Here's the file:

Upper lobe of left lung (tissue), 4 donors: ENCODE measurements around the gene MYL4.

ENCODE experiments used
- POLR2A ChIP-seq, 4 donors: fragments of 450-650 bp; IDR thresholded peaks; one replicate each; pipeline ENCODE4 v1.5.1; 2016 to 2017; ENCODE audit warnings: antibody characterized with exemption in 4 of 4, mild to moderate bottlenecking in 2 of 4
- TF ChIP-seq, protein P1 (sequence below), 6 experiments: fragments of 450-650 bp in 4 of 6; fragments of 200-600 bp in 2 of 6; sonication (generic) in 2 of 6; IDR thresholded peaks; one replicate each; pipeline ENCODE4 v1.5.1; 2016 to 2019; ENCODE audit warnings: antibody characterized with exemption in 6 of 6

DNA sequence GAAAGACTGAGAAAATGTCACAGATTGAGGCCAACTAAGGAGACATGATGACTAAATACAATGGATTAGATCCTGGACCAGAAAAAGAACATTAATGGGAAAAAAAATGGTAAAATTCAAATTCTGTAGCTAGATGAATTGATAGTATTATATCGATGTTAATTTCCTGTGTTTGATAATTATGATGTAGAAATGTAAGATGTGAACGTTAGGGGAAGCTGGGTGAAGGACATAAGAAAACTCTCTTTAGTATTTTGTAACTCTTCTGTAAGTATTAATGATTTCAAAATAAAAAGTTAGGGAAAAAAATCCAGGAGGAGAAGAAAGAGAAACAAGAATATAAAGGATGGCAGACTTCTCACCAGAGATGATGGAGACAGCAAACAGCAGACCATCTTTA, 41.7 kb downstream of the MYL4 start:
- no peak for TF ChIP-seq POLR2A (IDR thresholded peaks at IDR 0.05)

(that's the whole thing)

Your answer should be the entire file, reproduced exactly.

Upper lobe of left lung (tissue), 4 donors: ENCODE measurements around the gene MYL4.

ENCODE experiments used
- POLR2A ChIP-seq, 4 donors: fragments of 450-650 bp; IDR thresholded peaks; one replicate each; pipeline ENCODE4 v1.5.1; 2016 to 2017; ENCODE audit warnings: antibody characterized with exemption in 4 of 4, mild to moderate bottlenecking in 2 of 4
- TF ChIP-seq, protein P1 (sequence below), 6 experiments: fragments of 450-650 bp in 4 of 6; fragments of 200-600 bp in 2 of 6; sonication (generic) in 2 of 6; IDR thresholded peaks; one replicate each; pipeline ENCODE4 v1.5.1; 2016 to 2019; ENCODE audit warnings: antibody characterized with exemption in 6 of 6

DNA sequence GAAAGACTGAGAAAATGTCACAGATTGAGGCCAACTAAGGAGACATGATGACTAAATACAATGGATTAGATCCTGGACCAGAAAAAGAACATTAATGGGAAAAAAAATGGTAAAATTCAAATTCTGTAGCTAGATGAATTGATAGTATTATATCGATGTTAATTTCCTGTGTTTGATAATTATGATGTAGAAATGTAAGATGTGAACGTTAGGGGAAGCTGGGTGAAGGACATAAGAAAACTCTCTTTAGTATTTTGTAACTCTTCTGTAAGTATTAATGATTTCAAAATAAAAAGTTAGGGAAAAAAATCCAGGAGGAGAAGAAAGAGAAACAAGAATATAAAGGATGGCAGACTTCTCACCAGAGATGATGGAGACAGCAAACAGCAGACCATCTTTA, 41.7 kb downstream of the MYL4 start:
- no peak for TF ChIP-seq POLR2A (IDR thresholded peaks at IDR 0.05)